JACKSON COLUMN: 1872 Cup brings the crowds flocking

Guinness PRO12 Editor

3 Jan 2012


As predictions go it would have taken some believing, that by the end of Hogmanay Scotland’s two professional rugby teams would draw bigger crowds than some of the country’s Premier League football clubs.


Anyone venturing such an opinion in the weeks before the first of the Edinburgh-Glasgow Warriors matches over Christmas might have been advised to lie down in a darkened room on suspicion that he, or she, had got a bit too festive too soon.   

The attendances for their derby matches provide arguably the most revealing figures of the domestic season, a rewarding breakthrough for those who have worked tirelessly at both districts to make the numbers add up.

They did so in such spectacular fashion that, for once, Edinburgh could generate a crowd at Murrayfield which proved the equal of Hearts’ at Tynecastle 48 hours earlier, give or take a few.

The first leg of the RaboDirect PRO12 double-header in the capital on Boxing Day was witnessed by 13,246 which compared with the 13,300 for Hearts’ home win over Motherwell on Chrstmas Eve

The Warriors, fortified by the magnitude of a come-back which took them from 23-10 behind to force a draw, responded on New Year’s Day by showing that anything Edinburgh they could do too, well almost.   

Rugby in Glasgow has never been the easiest sell but the Warriors marked the occasion at Firhill with a record attendance of their own.

They sold the stadium out, a reduction in capacity for safety reasons limiting the gate to marginally below 9,000.   

Ninety years ago, nearly 50,000 turned up to see Partick Thistle take on Rangers at the same venue which only goes to show how times, and stadia, change.

The biggest Warriors crowd since their creation during the post-professional revolution may not be much compared to the best-supported clubs in France, Ireland and England but it’s monumental in Scottish terms.

The Warriors can now say, hand on heart, they had a bigger crowd than at least five SPL football matches over the holiday period.    

Their 8,852 amounted to more than twice as many as St Mirren managed for their home match against Dundee United and more than three times as many as St. Johnstone’s gate against Kilmarnock.

Even Hibs would have looked at the Warriors crowd with some envy. The famous old Edinburgh football club managed fewer than 7,000 at Easter Road after Christmas for their home match against Inverness.

Better still, the Warriors kept winning, prop Moray Low’s try nine minutes from time stretching their winning Pro 12 run to eight matches since Treviso beat them back in September.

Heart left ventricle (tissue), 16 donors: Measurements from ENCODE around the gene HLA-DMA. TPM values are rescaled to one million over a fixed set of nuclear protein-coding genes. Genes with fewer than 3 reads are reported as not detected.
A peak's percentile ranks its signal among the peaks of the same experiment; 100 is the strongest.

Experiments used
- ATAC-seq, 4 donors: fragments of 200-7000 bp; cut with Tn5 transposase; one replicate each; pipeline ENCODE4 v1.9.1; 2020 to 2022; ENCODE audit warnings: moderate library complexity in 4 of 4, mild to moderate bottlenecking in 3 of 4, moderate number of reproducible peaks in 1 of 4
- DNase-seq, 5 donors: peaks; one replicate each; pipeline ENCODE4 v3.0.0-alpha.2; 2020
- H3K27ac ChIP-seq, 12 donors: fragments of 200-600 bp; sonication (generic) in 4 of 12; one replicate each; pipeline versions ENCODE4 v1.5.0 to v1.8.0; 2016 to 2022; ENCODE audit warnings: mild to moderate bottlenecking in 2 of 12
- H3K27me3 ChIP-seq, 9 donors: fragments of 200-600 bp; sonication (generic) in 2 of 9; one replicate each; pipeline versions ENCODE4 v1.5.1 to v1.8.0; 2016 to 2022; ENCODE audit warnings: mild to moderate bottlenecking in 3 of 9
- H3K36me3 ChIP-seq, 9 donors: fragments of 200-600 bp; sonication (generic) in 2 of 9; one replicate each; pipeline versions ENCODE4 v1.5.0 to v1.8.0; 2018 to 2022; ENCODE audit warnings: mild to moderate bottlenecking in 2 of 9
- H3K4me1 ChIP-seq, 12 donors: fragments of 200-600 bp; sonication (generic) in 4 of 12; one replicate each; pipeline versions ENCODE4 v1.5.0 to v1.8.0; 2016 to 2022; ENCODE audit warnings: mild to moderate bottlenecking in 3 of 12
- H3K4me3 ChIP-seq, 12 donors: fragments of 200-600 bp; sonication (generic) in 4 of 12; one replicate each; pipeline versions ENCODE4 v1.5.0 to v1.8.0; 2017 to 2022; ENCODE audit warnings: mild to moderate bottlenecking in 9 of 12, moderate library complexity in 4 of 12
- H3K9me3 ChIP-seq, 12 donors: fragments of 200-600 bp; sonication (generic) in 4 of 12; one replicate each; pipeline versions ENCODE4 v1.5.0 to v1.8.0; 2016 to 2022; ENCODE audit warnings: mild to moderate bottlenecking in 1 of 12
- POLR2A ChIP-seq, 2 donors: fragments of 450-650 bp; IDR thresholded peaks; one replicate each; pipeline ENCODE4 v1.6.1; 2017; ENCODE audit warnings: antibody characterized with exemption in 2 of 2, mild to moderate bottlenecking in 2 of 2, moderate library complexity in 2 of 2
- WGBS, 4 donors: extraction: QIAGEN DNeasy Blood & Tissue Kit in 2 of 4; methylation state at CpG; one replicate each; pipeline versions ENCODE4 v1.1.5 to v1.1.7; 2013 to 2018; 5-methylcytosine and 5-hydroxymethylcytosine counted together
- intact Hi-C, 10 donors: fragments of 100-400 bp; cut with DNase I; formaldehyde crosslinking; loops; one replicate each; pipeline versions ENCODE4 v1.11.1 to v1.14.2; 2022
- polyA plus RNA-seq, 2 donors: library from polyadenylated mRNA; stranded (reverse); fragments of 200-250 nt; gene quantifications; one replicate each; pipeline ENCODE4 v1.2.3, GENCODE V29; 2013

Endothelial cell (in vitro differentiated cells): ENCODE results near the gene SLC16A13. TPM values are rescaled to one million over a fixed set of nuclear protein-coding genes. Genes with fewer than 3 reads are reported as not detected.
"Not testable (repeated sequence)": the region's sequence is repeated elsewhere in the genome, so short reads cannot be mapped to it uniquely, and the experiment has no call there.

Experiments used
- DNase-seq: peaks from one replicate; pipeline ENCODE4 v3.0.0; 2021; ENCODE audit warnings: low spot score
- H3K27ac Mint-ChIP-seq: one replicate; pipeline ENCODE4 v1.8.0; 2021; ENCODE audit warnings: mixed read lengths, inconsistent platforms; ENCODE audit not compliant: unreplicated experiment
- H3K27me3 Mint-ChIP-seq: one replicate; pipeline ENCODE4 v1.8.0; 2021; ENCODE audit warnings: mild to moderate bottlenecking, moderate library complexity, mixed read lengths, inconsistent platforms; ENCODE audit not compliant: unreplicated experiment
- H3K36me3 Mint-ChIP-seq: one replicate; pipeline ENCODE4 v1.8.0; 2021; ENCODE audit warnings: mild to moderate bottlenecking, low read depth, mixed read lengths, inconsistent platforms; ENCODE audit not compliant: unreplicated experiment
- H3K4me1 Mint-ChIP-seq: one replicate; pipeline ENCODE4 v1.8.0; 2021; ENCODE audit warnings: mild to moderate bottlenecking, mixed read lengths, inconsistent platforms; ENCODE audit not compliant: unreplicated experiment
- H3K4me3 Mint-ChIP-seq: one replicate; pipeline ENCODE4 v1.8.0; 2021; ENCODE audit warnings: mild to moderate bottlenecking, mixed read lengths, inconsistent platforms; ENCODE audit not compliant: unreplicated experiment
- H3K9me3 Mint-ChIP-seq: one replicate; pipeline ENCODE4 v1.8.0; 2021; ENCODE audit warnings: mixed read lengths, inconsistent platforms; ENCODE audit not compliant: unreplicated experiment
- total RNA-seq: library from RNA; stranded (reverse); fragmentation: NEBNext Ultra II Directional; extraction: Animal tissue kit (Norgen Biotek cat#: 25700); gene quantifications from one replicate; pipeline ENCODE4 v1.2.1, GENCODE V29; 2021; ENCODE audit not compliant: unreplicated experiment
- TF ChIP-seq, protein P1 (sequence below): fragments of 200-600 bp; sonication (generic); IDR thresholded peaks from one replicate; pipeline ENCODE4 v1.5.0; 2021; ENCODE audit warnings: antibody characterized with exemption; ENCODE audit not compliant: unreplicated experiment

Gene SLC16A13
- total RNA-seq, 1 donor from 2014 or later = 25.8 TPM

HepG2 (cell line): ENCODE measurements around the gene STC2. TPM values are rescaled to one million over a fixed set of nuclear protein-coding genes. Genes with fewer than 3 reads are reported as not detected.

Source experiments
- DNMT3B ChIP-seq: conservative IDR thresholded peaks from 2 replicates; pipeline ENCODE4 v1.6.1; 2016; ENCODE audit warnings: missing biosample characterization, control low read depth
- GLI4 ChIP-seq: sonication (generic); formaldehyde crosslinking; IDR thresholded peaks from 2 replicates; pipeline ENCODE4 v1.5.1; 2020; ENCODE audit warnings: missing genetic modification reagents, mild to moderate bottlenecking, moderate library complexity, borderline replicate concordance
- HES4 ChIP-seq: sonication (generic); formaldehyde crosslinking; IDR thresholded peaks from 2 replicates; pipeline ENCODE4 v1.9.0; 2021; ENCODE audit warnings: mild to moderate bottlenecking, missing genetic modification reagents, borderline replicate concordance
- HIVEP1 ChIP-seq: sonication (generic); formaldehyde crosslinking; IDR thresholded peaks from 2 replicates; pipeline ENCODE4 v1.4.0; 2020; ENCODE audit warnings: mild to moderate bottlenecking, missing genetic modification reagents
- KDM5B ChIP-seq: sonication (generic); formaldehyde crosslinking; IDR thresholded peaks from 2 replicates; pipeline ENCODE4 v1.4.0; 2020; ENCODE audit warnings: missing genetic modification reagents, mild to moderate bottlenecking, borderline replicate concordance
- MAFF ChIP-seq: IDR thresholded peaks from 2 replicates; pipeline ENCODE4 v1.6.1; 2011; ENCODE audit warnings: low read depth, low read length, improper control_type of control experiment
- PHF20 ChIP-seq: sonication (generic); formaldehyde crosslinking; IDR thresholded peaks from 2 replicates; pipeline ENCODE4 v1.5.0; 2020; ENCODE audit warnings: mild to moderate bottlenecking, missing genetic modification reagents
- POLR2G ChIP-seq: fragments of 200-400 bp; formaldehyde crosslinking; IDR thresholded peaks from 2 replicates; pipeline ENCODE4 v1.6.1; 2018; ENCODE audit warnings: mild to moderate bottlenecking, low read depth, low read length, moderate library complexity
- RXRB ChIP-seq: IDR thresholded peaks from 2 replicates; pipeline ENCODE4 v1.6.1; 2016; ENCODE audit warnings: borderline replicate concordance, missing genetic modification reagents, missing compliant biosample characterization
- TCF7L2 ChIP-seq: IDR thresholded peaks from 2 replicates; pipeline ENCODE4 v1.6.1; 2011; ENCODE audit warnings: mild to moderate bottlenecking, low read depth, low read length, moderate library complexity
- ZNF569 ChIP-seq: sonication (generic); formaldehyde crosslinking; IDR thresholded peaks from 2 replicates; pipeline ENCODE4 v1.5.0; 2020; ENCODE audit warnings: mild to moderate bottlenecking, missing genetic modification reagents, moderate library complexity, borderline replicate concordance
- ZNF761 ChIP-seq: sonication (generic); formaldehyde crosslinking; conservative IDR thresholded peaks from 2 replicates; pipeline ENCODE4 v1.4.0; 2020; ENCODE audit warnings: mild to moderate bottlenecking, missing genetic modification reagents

As managing director Nathan Bombrys said: ‘Attracting a sell-out crowd underlines the appetite and passion for rugby that exists in Glasgow and the west of Scotland.’

They will need another mighty demonstration of their new appeal for their next match at Firhill, the acid test of their home strength – Leinster at home in the European Cup on Sunday January 15.     

The Warriors will need to give the holders more than a run for their money if they are to go to Bath in the last pool round with a realistic shot at qualifying for the last eight.  

Edinburgh, still alive in the same competition after three wins out of four and with Racing Metro next up in Paris, have increased their Pro 12 gates by some 2,000 to almost 5,000.   

The Warriors are up from marginally below 3,000 to more than 4,000 with the likelihood of the figure rising as their bid for a top-four finish and a place in the play-offs gathers momentum.

Despite the recession, they are not the only clubs to increase support. Leinster have increased their average from 17,000 last season to top 20,000, helped by almost filling the Aviva Stadium at Lansdowne Road to its 51,000-capacity for their home win over Munster in early November.

Connacht, who suffered the galling experience of out-scoring Leinster 2-0 on tries in going within one conversion of holding the European champions to a draw on New Year’s Day, have almost doubled their gates in Galway to more than 4,000.

In Wales, the four regions are recovering from a few thin months at the box-office. The Scarlets lead the way, their 14,756 sell-out for the Boxing Day derby against the Ospreys superseding every other regional attendance in Wales this season in domestic and European competition.

Gavin Henson’s return to the Liberty Stadium in his new guise as full back for the Cardiff Blues roused enough curiosity for the Ospreys to declare their best crowd of the season, more than 11,000 on New Year’s Day.    

Henson, who last played for the Ospreys way back in March 2009, had every hope of a winning return despite Tommy Bowe’s first Pro 12 try of the season.

Dan Parks came off the bench to nudge the Blues ahead with his fourth drop goal of the season only for another substitute fly half, Dan Biggar, to kick the two late penalties which keeps the Ospreys at the front of the pack chasing Leinster.


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